Five best practices of public speaking

Today, I’m so proud have a good mentor to evaluate my speech project for an International Speech Club contest on next 2 weeks.  He guided me how to practice, how to action my body language to match with the words which I said. He is really a mentor and good leader because He has a lot of experience with Toastmasters.

The New year is fast coming which means it’s time to set goals. I would like share an article “The Five Best Practices of Public Speaking Skill” from Christine Clapp. She  is president of Spoken with Authority.

The five best practices of public speaking that speakers don’t always follow, but should resolve to in 2012:

1. Pick up the phone before you pick up the pen.

You can only learn so much from event planners and the demographic information provided by the group you are addressing. It takes actual conversations with expected audience members to get a handle on their interests, needs, and knowledge of your subject.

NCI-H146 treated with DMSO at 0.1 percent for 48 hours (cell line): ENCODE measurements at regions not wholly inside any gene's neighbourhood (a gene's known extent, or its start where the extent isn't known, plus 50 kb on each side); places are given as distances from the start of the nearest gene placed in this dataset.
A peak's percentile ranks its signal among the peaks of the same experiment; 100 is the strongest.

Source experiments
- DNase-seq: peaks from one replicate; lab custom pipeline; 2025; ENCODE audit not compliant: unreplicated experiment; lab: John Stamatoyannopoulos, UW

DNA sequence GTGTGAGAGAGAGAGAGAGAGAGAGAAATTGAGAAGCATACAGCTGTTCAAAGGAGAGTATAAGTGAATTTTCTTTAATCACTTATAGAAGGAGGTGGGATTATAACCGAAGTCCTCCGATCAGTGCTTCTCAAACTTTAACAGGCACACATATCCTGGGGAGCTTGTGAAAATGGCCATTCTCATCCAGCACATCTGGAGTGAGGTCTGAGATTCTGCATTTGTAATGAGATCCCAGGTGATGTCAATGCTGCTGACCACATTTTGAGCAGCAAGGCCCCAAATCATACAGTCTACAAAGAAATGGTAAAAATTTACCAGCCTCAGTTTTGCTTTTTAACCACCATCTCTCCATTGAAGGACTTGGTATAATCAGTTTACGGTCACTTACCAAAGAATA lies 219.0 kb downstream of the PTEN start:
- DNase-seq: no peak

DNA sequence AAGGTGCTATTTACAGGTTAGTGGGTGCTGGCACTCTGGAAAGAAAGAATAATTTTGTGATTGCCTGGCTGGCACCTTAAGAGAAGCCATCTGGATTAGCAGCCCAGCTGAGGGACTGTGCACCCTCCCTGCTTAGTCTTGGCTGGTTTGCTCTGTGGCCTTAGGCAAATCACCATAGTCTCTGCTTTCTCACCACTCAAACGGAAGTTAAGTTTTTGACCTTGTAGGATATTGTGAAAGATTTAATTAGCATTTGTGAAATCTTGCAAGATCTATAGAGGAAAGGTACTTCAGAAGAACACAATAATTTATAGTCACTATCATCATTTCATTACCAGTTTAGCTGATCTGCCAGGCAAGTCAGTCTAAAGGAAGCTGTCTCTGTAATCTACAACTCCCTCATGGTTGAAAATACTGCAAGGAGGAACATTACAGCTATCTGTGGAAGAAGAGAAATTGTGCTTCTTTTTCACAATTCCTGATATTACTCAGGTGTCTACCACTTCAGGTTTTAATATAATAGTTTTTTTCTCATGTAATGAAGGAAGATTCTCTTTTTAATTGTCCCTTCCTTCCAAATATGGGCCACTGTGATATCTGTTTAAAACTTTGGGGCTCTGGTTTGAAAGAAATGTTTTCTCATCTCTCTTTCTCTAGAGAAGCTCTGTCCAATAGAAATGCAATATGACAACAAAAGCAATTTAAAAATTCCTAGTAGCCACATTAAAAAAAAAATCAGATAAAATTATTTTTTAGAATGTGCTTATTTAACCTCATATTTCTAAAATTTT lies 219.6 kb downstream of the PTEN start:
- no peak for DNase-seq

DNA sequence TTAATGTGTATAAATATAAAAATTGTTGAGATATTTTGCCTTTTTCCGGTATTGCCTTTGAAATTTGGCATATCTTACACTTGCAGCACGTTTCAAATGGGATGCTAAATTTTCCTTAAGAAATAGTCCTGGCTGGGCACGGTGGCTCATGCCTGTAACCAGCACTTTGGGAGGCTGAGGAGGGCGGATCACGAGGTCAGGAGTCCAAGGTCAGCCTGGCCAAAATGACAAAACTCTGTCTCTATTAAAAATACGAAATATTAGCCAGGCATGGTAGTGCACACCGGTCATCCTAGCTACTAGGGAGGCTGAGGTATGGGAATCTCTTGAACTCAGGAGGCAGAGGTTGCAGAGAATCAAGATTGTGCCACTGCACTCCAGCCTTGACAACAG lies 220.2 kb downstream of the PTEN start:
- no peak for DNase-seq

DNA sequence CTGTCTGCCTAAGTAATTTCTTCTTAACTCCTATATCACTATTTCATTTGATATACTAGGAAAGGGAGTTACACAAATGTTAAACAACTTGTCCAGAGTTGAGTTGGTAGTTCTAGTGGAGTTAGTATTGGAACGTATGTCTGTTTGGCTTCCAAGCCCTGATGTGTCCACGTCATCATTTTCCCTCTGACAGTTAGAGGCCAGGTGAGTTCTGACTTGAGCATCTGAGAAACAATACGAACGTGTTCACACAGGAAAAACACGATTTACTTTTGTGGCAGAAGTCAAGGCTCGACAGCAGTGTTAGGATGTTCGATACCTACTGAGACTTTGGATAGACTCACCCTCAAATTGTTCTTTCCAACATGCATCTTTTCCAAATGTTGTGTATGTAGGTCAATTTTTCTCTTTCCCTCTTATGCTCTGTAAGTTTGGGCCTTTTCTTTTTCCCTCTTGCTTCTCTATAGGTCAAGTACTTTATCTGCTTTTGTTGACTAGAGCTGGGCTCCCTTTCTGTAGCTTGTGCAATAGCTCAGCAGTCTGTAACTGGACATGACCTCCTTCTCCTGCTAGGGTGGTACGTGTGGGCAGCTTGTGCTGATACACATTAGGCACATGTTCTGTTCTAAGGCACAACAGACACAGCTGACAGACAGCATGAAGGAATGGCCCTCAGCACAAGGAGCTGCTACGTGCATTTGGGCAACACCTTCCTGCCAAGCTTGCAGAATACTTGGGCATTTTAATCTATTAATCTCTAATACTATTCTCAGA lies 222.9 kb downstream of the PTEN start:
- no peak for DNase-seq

While e-mail is passable in a pinch, it is far better to pick up the phone and talk to five rank-and-file people who likely will be in your audience. Have a few questions planned, but only use them to keep the conversation going or ask for clarification.

Chris Lu, a senior official at the White House recalled, “When I was drafting my first college commencement speech, I called several graduating seniors to learn about their campus experiences – their triumphs and struggles, favorite professors and hangout places, and common bonding moments. Drawing on these references and vignettes in my remarks, I was also able to make my speech more relevant to the audience. Afterward, several long-time professors said it was the best commencement speech they had heard.”

As Lu successfully did, make sure to listen for stories and examples you can weave into your speech, as well as inside information or jokes you can allude to. This shows your audience that you have done your research and aren’t giving a canned presentation.

2. Have a laser-focused point.

“You can learn a lot by asking listeners how your speech was effective… and how it was not.” No, not a laser pointer, a laser-focused point.

It may sound obvious, but too many speakers don’t have a succinct main idea. If you can’t explain your speech in a sentence, you certainly won’t explain it in an hour.